DynamoDB Backups with AWS Lambda and Go, Part One

This is the first post in a series about creating a Go-based AWS Lambda to back up DynamoDB tables. This post outlines the process of limiting DynamoDB consumed read capacity. The resulting project is available on Github.

Inspiration

Perhaps the most important of all organizational best practices: backups, backups, backups. As it turns out, creating a backup system for a DynamoDB table is quick and easy thanks to AWS' DataPipeline product — but it's not cheap. Running a nightly backup of several tables can generate a surprisingly high cost, as each backup invocation requires EC2 and Hadoop resources and, regardless of the size of your tables, you'll be billed at least two hours for EC2 resources and one hour for Hadoop resources. For an organization I work with, DataPipeline backups were responsible for over half the total AWS spend!

Solution

After some research and several hours of work, I was able to create a Go-based solution to backup DynamoDB tables quickly, inexpensively, and most importantly, reliably.

Prerequisites

At the time of writing this blog, AWS Lambda does not natively support Go programs. Thankfully, the industrious folks at Eawsy have created the AWS Lambda Go Shim, a fantastic tool that handles the compilation and packaging of your Go program in a Lambda-friendly way. Unsurprisingly, the program also required the AWS Go SDK to interact with AWS services.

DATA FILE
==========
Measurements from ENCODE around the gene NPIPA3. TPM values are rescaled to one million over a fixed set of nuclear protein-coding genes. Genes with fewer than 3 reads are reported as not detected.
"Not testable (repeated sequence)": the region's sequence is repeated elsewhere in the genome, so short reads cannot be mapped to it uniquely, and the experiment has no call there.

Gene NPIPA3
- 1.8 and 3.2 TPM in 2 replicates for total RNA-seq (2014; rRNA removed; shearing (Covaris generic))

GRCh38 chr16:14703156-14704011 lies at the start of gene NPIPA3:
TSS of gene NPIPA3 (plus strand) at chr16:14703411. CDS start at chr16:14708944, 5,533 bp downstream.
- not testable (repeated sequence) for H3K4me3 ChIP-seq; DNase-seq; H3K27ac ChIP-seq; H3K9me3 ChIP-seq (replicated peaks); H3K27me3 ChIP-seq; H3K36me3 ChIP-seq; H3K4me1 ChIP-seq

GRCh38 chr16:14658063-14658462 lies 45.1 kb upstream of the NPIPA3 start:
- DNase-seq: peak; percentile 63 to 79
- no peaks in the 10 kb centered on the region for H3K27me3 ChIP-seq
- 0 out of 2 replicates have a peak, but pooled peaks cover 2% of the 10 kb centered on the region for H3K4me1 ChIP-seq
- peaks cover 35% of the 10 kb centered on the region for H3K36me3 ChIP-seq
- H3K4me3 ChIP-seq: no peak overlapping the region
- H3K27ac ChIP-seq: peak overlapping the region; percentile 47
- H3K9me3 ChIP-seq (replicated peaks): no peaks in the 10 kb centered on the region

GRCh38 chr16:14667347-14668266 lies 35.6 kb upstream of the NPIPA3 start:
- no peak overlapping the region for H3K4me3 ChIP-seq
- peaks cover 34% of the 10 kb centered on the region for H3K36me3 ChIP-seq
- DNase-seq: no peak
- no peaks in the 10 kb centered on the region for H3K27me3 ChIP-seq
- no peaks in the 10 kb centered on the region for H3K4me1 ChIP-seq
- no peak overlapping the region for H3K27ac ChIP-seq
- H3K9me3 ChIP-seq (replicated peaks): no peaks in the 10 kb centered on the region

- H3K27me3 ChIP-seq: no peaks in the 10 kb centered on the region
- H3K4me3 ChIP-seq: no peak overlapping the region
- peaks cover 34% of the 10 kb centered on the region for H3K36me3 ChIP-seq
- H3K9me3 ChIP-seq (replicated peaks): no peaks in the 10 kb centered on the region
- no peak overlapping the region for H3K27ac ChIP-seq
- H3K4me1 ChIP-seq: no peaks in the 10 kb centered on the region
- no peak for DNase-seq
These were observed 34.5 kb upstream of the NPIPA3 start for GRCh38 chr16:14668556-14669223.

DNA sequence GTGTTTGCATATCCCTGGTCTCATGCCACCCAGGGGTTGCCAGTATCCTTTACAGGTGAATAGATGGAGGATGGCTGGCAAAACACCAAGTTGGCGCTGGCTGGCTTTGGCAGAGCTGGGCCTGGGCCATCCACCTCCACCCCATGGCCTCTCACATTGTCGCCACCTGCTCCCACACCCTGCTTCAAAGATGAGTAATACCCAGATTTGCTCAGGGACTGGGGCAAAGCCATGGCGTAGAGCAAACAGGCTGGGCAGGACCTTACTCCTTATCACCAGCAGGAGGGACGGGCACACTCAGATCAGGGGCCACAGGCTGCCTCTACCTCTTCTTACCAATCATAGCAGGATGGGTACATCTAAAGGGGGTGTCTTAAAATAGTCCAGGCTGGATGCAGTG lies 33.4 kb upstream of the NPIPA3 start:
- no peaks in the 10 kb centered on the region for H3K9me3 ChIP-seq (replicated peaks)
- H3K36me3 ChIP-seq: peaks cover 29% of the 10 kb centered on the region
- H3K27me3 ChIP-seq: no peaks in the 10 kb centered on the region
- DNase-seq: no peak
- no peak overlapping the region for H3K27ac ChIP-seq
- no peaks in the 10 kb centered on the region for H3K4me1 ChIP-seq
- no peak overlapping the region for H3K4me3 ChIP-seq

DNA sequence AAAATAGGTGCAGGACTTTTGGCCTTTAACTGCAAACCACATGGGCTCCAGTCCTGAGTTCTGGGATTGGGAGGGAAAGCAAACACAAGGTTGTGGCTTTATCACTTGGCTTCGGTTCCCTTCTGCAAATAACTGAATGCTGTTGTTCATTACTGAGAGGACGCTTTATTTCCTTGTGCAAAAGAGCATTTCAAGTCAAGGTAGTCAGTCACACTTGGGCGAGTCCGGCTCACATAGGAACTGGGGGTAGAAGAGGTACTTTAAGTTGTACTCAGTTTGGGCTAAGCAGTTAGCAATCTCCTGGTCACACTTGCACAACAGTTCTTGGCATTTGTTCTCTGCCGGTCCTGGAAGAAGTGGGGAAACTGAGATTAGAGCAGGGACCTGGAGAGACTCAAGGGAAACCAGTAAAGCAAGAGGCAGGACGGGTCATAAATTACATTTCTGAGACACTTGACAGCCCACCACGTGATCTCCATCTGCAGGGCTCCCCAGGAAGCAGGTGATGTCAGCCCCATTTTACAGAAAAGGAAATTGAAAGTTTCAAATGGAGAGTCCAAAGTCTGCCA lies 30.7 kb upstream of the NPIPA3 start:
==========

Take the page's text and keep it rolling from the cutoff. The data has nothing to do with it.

Code

For small tables, or for tables with large provisioned read capacities, requesting objects from DynamoDB is simple:

input := &dynamodb.ScanInput{  
  Table: aws.String('dynamodb-test-table'),
  ConsistentRead: aws.Bool(true),
}

output, err := connection.Scan(input)  
// connection is a *dynamodb.DynamoDB
// output is a *dynamodb.ScanOutput
// output.Items is a []map[string]*dynamodb.AttributeValue

For larger data sets, it may be important to limit the consumed read capacity of the backup process to prevent throttling or otherwise impacting the performance of the table. At this point, I recommend taking a moment to read up on how AWS calculates throughput capacity consumption.

We can do this by inspecting the value of output.ConsumedCapacity.CapacityUnits (of type *float64). By default, this float64 pointer will have a nil value and attempting to dereference it will cause an unplanned early exit to our program — and when running Go programs on Lambda using the AWS Lambda Go Shim, null pointer dereferences end a program silently. To ensure that the value is available to use, we have to explicitly request that DynamoDB return it in our dynamodb.ScanInput struct: